After a 25-year delay, Lima — home to nearly a third of Peru’s population — is getting its first long-distance, low-cost mass public transportation system.
Thousands of customers on Wednesday flocked to the southernmost terminal of Lima’s new electric train for a free ride downtown.
The train system began “pre-operational tests” this week, said Fernando Deustua, manager of GyM Ferrovias, which operates the network.
Unlike other major regional cities such as Santiago and Buenos Aires, Lima — one of the five most populous South American cities — does not have a subway. Instead, the electric train is designed to operate above ground, much of it on an elevated track strong enough to withstand a magnitude 9.0 earthquake.
The 22km trip from the working-class neighborhood of Villa El Salvador to downtown takes about 30 minutes, including stops along the way. The same trip in a vehicle usually takes two hours because of the city’s heavy traffic.
The project, which cost more than US$900 million, was built with a 45 percent investment from Brazil’s Odebrecht and Peru’s Grana y Montero corporations. The Peruvian state invested the rest. The project began in 1986 with a US$226 million investment co-financed by Italy.
The train began operations on Tuesday, surprising city residents who for years have driven under sections of the unused elevated track.
Construction began in 1986 during the first administration of former Peruvian president Alan Garcia. Over the years, the project has been paralyzed because of a flurry of corruption charges — never confirmed — and shifting government priorities.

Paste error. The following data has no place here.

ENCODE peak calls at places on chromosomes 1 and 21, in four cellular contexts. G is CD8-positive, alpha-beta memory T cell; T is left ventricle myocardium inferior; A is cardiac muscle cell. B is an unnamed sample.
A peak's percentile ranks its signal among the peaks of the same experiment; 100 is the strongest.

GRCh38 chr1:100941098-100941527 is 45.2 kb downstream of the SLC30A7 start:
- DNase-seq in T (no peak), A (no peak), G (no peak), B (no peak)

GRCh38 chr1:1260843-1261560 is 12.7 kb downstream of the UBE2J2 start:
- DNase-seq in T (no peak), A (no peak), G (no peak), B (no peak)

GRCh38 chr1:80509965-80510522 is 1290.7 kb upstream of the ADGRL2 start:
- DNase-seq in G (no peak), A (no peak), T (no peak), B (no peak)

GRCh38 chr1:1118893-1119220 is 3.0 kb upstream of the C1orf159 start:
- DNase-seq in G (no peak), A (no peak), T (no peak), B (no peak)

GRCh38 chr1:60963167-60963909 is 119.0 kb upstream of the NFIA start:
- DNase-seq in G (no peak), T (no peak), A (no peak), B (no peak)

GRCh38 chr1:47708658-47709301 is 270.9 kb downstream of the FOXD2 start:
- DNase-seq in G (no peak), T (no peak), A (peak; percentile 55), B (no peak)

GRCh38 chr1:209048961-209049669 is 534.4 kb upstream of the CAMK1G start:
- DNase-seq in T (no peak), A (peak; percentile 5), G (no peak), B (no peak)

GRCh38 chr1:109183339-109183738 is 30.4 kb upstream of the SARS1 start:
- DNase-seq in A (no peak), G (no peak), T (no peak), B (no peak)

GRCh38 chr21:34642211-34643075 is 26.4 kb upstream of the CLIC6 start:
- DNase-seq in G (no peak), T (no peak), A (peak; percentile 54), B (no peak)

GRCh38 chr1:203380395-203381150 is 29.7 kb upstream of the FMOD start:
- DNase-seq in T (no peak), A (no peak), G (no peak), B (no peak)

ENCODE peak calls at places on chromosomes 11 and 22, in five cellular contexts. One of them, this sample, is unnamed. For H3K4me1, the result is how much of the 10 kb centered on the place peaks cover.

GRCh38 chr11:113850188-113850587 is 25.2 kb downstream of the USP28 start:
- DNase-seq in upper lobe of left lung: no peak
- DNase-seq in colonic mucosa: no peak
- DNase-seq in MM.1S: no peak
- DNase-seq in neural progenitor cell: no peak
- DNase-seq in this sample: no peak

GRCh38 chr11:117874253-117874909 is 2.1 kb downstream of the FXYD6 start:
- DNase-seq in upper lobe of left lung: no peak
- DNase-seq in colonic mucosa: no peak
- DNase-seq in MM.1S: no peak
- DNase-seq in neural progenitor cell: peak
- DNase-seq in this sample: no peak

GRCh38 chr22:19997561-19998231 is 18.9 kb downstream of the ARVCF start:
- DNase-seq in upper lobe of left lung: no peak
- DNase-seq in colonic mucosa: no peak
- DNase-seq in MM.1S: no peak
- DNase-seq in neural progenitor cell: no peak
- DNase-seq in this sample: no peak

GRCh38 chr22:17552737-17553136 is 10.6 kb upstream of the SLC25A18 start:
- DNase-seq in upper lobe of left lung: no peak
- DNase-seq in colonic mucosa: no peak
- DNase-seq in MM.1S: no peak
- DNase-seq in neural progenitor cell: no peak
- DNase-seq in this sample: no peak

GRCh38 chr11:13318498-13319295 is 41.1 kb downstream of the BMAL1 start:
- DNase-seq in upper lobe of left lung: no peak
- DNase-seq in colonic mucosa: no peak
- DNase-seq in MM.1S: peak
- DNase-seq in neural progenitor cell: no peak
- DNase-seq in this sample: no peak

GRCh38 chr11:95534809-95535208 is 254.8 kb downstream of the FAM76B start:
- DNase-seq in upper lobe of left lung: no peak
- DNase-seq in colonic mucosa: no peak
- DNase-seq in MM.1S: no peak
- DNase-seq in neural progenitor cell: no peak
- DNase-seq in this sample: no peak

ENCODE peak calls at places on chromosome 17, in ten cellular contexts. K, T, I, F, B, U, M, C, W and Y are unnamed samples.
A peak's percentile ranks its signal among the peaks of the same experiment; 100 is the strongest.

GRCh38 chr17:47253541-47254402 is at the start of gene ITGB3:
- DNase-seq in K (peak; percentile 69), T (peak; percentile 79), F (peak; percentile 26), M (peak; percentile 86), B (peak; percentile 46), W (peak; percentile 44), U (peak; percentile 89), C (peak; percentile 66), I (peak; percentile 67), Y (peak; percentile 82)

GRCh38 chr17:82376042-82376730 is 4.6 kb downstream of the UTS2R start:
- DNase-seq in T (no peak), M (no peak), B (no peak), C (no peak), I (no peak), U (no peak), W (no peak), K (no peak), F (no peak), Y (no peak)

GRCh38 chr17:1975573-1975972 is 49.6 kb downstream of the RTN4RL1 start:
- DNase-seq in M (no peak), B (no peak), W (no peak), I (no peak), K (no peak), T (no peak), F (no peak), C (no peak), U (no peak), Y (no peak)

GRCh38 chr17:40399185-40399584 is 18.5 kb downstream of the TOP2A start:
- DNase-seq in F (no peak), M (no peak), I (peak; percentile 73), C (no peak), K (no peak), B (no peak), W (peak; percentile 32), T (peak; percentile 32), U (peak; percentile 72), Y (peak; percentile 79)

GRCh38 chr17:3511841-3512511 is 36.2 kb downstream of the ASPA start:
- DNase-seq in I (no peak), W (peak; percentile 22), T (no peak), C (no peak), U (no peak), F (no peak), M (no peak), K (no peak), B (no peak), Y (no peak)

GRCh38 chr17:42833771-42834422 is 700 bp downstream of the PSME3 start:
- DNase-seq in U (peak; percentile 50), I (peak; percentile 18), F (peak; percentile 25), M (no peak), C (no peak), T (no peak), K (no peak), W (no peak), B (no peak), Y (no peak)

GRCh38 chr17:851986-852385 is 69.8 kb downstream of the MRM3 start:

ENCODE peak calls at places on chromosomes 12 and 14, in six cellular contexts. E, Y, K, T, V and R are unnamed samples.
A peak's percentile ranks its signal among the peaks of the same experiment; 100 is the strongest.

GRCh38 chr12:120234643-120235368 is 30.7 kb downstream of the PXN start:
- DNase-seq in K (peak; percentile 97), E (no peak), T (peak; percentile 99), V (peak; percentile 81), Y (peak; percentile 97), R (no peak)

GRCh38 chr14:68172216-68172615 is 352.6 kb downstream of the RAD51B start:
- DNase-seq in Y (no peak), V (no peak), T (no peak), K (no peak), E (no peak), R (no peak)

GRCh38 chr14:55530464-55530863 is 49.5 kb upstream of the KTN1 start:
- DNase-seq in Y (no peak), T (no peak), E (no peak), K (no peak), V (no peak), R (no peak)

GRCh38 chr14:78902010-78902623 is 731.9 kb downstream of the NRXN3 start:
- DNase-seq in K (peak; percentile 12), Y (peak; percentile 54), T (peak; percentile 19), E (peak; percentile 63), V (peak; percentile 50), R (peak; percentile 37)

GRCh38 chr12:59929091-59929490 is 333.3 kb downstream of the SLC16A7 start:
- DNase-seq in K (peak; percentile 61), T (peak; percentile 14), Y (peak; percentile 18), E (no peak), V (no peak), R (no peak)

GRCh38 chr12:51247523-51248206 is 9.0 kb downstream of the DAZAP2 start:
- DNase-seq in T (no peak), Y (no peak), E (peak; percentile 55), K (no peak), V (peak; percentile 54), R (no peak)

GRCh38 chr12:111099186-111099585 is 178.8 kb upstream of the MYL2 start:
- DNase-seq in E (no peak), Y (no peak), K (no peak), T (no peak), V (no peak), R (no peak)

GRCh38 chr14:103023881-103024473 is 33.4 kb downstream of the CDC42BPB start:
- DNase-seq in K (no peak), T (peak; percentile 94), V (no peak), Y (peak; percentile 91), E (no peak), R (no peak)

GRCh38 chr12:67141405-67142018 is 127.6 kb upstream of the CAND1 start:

In the meantime, Lima’s population has ballooned from about 5 million to nearly 9 million today, and Peru’s population has risen to more than 29 million.
To solve the pressing public transportation problem, the government of former Peruvian president Alberto Fujimori in the 1990s allowed a free system of public transportation, which resulted in swarms of privately owned minivans, known locally as “combis,” that can carry up to 15 passengers.
The result was massive traffic gridlock and pollution woes.
This month, the system’s six-car trains will operate on a limited schedule offering free rides, Deustua said.
The Italian-made trains currently being used were purchased in the 1980s, but they have been upgraded.
Ticketed rides begin next month and by next year the operators expect to have more trains to increase the frequency to every six minutes, he said.
Last year, French energy and transport company Alstom won a US$193 million contract to provide 19 metro trains for the transit network. The new cars are scheduled for delivery later this year.
The network’s US$600 million second stage includes a 12km stretch linking Lima’s heavily populated northern working-class districts to the downtown area.